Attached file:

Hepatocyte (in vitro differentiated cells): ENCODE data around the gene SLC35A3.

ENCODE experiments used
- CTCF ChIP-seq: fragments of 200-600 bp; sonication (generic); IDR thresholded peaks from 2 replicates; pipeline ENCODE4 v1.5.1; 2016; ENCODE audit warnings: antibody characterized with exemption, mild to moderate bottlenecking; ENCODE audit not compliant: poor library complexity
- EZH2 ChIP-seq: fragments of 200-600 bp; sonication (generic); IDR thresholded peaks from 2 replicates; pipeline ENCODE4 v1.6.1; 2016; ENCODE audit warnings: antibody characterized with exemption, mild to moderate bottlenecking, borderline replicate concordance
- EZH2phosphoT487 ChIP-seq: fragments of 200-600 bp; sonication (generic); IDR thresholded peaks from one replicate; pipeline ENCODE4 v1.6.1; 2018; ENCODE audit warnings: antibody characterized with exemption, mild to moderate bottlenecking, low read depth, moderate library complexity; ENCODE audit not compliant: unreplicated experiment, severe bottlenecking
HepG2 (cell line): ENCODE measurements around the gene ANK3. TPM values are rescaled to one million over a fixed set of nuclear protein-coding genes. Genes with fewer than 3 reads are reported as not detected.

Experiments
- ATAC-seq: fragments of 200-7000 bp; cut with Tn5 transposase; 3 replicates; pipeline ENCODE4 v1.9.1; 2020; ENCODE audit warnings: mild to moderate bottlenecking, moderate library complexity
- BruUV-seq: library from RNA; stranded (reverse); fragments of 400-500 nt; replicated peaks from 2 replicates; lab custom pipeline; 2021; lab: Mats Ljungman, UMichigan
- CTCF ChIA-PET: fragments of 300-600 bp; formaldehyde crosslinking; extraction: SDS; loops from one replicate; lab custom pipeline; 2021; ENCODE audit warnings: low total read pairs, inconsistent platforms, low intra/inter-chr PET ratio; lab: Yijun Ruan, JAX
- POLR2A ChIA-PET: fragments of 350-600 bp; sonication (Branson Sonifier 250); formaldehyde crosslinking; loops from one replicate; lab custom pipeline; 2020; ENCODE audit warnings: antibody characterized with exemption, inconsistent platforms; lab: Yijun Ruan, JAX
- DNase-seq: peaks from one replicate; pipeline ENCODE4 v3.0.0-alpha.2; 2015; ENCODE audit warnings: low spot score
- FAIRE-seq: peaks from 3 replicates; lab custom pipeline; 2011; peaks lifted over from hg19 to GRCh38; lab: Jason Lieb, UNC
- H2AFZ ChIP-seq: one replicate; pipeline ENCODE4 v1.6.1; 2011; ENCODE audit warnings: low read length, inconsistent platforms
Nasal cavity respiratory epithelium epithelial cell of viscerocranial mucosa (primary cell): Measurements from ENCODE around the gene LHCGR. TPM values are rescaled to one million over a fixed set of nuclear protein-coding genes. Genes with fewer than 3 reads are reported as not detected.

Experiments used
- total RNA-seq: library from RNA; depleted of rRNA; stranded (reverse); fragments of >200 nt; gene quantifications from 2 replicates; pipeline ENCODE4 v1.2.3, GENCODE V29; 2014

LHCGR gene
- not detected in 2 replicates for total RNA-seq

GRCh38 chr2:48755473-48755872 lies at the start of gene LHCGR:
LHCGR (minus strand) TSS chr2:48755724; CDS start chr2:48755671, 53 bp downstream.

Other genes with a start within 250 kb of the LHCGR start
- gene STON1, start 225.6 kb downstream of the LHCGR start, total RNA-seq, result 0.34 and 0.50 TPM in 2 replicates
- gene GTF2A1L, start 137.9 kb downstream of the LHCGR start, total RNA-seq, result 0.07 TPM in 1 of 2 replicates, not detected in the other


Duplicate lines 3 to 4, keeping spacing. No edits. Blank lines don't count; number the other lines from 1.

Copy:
- CTCF ChIP-seq: fragments of 200-600 bp; sonication (generic); IDR thresholded peaks from 2 replicates; pipeline ENCODE4 v1.5.1; 2016; ENCODE audit warnings: antibody characterized with exemption, mild to moderate bottlenecking; ENCODE audit not compliant: poor library complexity
- EZH2 ChIP-seq: fragments of 200-600 bp; sonication (generic); IDR thresholded peaks from 2 replicates; pipeline ENCODE4 v1.6.1; 2016; ENCODE audit warnings: antibody characterized with exemption, mild to moderate bottlenecking, borderline replicate concordance